6. Officer Duke told both Gilmore and Ellis about the items he found in the vehicle. He orally advised them of their constitutional rights to remain silent and to counsel, which they waived orally. Both Ellis and Gilmore denied ownership of the items found in the vehicle. Because Ellis was already under arrest, and because Gilmore also had access to the contraband in the vehicle, Officer Duke arrested Gilmore for possession of drug paraphernalia and for a seatbelt violation. Duke also considered Ellis a suspect regarding the items found under Gilmore's seat because they were within her reach.

         7. Shortly after the arrests, more officers arrived at the scene, including St. Charles Police Sergeant Ray Juengst, who had heard about the arrests on the police radio. Sgt. Juengst was then the Commander of the St. Charles Drug Task Force. Officer Duke told Sgt. Juengst what he had found in the Mustang. For this reason and because the licensed operator of the Mustang had been arrested, Juengst directed Duke to have the vehicle towed to the police station and to complete a more thorough, photographic inventory there.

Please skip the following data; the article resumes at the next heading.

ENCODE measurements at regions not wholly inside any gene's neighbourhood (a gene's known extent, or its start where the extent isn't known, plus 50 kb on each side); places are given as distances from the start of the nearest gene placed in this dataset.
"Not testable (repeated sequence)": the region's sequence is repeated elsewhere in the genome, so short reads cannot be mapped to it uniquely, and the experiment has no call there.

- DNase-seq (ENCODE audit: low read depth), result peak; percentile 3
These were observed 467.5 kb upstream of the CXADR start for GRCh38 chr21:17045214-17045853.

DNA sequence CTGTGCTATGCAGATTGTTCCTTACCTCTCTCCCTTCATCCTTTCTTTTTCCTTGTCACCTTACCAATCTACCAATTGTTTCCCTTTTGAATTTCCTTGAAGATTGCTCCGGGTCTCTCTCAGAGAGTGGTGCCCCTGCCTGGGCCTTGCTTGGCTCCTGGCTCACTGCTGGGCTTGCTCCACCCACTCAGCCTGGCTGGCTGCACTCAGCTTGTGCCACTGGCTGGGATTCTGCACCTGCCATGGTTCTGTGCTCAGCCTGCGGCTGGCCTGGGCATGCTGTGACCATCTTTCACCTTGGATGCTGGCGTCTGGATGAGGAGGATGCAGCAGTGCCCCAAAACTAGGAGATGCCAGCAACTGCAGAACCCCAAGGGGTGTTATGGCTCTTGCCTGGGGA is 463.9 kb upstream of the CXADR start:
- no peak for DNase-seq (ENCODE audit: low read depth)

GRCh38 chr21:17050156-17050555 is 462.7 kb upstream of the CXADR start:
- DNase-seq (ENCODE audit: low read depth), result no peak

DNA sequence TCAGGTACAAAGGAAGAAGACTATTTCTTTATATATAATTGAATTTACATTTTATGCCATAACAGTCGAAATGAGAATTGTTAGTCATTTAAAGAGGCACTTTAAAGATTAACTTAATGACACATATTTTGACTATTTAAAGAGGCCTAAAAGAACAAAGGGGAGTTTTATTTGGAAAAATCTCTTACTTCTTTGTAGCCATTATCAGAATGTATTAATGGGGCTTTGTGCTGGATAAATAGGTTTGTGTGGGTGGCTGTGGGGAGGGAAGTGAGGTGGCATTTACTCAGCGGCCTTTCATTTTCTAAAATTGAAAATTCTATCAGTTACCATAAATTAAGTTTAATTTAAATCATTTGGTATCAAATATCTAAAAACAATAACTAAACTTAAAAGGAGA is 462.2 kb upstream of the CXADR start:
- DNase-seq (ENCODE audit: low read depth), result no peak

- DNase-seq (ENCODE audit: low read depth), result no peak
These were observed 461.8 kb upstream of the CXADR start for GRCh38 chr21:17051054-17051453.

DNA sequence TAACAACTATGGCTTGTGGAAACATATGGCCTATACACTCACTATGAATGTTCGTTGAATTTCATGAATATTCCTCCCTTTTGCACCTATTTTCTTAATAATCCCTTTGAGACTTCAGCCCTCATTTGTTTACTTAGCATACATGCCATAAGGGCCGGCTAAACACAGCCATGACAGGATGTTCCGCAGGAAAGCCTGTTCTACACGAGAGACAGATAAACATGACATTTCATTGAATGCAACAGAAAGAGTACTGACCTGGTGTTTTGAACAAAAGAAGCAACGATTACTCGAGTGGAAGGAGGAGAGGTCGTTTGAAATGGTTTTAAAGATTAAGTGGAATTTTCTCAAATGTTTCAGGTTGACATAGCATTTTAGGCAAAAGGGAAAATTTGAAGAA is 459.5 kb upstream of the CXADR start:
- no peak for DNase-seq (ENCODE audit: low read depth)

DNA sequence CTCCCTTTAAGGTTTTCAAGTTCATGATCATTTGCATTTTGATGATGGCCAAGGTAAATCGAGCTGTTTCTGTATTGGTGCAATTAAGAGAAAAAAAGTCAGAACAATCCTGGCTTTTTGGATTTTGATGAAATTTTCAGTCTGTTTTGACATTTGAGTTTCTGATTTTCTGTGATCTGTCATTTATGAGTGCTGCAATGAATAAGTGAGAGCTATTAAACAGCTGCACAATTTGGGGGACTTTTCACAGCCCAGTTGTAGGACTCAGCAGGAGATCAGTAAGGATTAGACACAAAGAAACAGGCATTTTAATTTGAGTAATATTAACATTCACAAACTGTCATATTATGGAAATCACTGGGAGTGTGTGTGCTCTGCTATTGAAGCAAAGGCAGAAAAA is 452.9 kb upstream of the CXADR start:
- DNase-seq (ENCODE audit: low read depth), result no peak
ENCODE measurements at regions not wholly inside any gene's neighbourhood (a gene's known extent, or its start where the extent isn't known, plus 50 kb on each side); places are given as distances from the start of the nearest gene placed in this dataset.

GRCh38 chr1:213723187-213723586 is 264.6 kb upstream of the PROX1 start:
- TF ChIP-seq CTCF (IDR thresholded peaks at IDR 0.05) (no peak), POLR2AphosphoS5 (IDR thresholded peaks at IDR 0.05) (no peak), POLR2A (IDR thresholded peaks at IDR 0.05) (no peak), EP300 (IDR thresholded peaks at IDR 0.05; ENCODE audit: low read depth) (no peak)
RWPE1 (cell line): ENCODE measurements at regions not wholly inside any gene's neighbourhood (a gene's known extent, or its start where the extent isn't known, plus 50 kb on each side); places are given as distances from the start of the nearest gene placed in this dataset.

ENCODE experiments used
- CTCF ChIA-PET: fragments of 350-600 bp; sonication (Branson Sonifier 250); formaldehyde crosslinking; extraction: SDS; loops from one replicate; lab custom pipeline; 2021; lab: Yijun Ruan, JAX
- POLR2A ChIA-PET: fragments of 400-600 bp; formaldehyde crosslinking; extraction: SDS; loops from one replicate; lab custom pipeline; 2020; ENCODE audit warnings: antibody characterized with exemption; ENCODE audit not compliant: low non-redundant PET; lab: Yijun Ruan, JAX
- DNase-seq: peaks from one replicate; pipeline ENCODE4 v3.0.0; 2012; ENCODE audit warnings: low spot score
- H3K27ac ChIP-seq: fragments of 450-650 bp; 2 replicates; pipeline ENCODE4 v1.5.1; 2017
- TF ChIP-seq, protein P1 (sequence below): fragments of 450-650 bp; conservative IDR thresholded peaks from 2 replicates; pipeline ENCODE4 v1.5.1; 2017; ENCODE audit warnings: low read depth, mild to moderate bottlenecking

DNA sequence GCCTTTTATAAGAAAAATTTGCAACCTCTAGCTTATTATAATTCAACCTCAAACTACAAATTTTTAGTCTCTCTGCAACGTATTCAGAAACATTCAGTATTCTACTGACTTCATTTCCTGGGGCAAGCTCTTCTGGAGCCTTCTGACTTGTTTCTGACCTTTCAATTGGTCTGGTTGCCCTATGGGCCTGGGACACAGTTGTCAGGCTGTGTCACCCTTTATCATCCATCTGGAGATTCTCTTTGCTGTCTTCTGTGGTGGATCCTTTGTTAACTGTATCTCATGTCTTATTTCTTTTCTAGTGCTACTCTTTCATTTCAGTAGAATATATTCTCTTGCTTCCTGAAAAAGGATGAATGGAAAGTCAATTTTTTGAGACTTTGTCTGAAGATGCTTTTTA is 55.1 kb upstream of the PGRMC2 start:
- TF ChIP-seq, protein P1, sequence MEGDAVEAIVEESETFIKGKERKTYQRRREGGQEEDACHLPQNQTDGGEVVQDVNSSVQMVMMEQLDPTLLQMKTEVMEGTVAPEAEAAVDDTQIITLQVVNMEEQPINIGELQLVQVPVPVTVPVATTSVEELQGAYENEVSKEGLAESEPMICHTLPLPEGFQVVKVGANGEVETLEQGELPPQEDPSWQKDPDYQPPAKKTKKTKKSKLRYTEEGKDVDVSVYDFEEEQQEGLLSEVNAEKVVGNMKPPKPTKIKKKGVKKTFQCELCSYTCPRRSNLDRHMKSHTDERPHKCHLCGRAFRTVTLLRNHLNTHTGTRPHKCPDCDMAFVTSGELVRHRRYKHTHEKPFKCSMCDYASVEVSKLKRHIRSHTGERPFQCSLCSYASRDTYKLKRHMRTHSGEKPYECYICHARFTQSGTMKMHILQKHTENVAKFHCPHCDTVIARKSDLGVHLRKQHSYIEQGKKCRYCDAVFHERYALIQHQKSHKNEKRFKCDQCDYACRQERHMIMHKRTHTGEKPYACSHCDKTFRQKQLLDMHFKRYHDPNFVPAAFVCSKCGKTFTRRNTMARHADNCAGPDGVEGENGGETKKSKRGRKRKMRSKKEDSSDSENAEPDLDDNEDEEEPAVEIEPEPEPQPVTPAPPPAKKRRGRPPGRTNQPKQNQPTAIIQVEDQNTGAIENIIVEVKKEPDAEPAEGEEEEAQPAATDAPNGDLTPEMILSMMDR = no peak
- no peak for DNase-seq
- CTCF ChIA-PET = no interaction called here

8. The Mustang was then towed to the Saint Charles, Missouri, police station and fully searched. Its contents were inventoried with photographs. Near the center console of the car, officers found an eyeglasses case containing five clear bags of suspected methamphetamine. Officers also found and photographed the personal belongings of Gilmore and Ellis throughout the car and in the trunk.[3]

         9. On January 30, 2015, the St. Charles Police Department policy for Towing At Arrest Scenes was similar or identical to the following:

Whenever a person in charge or in control of a vehicle is arrested, it is the policy of this department to provide reasonable safekeeping by towing the arrestee's vehicle subject to the exceptions described below. The vehicle, however, shall be towed whenever it is needed for the furtherance of an investigation or prosecution of the case, or when the community caretaker doctrine would reasonably suggest that the vehicle should be towed (e.g., traffic hazard, high crime area).